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Attorney-General v The Trustees of the Motiti Rohe Moana Trust & Ors [2019] NZCA 532

04 November 2019


PDF document icon CA JDG 041119.pdf — PDF document, 715 KB (732298 bytes)


We answer the questions of law in [81] of the judgment.

Practice and Procedure – Resource Management Act 1991 – Fisheries Act 1996
Statutes – Interpretation
Local Government – Regional Councils – Power
Practice and Procedure – Declarations

In 2014 the Bay of Plenty Regional Council (the Council) proposed a Regional Coastal Environment Plan (the Plan). The area subject to the Plan included the immediate surroundings to Motiti island. The Motiti Rohe Moana Trust (the Trust) opposed the proposed plan and eventually appealed to the Environment Court, and separately sought declarations to the effect that the Council could restrict fishing techniques to preserve the Motiti coastal marine area.

The Resource Management Act 1991 (RMA) assigns to regional councils, in conjunction with the Minister of Conservation, a number of functions to do with the coastal marine area. Councils exercise control through regional plans that incorporate objectives and policies promulgated in a coastal policy statement issued by the Minister. Under s 30(1)(d) the functions of regional councils and the Minister in the coastal marine area include control of (i) land and associated natural and physical resources, (ii) the occupation of space in and extraction of natural materials from the coastal marine area, and (vii) activities in relation to the surface of water. However, there is an express limit to the power conferred. It yields in some circumstances to fisheries legislation. A regional council and the Minister of Conservation “must not perform” the three s 30(1)(d) functions listed “to control the taking, allocation or enhancement of fisheries resources for the purpose of managing fishing or fisheries resources controlled under the Fisheries Act 1996” under s 30(2) of the RMA.

The Council has now agreed to protect indigenous biodiversity in three areas of outstanding natural character in the Motiti coastal marine area, a function provided for in s 30(1)(ga) of the RMA, by way of restricting fishing. The question is whether it has the jurisdiction to do so.

Leave was given by the Court of Appeal to answer four questions of law.

Question One: Does s 30(2) of the RMA only prevent a regional council from controlling activity in the coastal marine area if the purpose of those controls is either to manage the utilisation of fisheries resources or to maintain the sustainability of the aquatic environment as a fishing resource?

The effect of s 30(2) is that a regional council may control fisheries resources in the exercise of its s 30 functions including the listed s 30(1)(d) functions provided it does not do so to manage those resources for Fisheries Act purposes.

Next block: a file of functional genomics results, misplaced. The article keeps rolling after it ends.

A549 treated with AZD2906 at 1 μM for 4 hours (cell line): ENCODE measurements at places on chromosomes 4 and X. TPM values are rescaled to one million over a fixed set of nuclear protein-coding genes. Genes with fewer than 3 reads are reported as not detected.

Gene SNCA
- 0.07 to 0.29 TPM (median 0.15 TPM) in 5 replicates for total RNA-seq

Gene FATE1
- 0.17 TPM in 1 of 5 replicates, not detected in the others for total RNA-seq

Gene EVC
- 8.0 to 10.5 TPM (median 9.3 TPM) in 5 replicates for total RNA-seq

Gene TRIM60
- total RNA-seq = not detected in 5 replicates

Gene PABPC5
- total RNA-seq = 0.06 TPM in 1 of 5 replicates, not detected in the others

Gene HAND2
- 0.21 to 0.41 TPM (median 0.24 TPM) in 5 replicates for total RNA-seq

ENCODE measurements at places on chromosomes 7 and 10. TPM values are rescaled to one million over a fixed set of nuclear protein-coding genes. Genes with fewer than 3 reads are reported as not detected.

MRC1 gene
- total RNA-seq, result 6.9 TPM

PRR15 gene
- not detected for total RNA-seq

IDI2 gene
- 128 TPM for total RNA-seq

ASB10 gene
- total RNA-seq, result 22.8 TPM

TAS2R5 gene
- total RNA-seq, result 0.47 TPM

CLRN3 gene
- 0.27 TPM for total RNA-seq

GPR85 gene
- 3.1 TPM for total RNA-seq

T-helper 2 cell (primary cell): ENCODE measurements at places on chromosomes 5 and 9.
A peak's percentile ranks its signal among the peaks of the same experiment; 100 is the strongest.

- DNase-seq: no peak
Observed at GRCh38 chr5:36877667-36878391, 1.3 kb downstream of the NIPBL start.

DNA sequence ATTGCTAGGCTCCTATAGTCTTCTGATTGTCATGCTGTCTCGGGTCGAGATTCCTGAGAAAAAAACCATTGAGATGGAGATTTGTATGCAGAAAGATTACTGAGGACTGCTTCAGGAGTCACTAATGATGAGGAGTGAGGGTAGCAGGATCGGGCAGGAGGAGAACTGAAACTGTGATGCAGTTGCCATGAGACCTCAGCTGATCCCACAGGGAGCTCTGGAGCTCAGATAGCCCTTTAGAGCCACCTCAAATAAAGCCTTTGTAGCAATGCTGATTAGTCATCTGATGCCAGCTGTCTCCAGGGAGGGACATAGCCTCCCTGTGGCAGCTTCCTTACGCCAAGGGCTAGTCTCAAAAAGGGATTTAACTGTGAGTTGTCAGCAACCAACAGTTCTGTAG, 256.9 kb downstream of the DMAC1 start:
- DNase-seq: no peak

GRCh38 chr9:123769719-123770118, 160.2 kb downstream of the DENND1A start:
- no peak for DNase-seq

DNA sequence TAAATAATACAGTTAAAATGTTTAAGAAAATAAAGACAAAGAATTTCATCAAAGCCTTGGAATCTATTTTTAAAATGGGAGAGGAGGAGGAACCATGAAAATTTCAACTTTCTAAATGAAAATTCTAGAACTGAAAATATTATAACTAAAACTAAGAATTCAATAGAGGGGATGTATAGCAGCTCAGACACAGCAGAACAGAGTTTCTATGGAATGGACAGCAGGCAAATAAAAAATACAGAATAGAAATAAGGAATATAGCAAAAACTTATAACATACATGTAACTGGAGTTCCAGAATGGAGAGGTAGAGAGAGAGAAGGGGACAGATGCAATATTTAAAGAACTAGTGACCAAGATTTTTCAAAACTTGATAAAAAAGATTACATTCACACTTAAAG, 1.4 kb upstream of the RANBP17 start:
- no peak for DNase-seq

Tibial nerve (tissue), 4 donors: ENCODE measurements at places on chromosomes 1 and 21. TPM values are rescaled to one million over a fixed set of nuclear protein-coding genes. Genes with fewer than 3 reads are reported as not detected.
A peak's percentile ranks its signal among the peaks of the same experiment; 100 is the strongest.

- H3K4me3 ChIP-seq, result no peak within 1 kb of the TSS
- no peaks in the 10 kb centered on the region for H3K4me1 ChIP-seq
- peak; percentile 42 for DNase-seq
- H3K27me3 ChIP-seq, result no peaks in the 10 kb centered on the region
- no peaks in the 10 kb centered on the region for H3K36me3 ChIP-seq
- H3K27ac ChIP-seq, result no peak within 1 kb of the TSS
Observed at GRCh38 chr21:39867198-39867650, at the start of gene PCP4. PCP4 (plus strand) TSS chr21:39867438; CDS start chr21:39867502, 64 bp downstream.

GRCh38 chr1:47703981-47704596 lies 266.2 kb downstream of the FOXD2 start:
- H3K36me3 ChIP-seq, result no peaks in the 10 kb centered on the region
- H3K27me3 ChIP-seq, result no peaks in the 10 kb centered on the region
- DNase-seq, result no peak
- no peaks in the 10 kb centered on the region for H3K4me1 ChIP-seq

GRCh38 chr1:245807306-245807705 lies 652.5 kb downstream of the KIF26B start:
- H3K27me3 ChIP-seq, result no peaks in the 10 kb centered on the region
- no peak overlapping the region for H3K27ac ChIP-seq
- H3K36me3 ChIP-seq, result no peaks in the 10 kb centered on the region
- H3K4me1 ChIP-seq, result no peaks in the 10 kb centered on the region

Question Two: Can a regional council exercise all of its functions under the RMA concerning the protection of Māori values and interests in the coastal marine area provided that they are not inconsistent with the special provision made for Māori interests under the Fisheries Act?

The control of fisheries under the Fisheries Act extends to provision for taiapure-local and customary fishing, and a regional council may be required to bear that in mind when determining in a particular setting whether s 30(2) precludes the exercise of its functions under subs 30(1)(d)(i), (ii) or (viii). It is otherwise not necessary or appropriate to answer the question in this case.

Question Three: To what extent, if any, does s 30(2) of the RMA prevent a regional council from performing its function to maintain indigenous biodiversity under s 30(1)(ga)? In answering this question, is it correct to say that it is only appropriate for a regional council to exercise this function if it is strictly necessary to achieve that purpose?

The RMA does not specify that the function of maintaining indigenous biodiversity in s 30(1)(ga) is subject to s 30(2). It is not the case that a regional council may exercise this function only when strictly necessary when dealing with fisheries resources controlled under the Fisheries Act. But any controls imposed under subs 30(1)(d)(i), (ii) or (vii) are subject to s 30(2). Section 30(1)(ga) policies can be subject to s 30(2) where specified s 30(1)(d) functions are also invoked.

Question Four: Did the High Court err by setting aside the declaration made by the Environment Court and should it have made a different declaration?

No. Whata J was correct for the reasons he gave. The questions of law have been separated from their factual setting and are expressed in a very general way. It would be difficult to craft declarations that encapsulate the reasons we have given.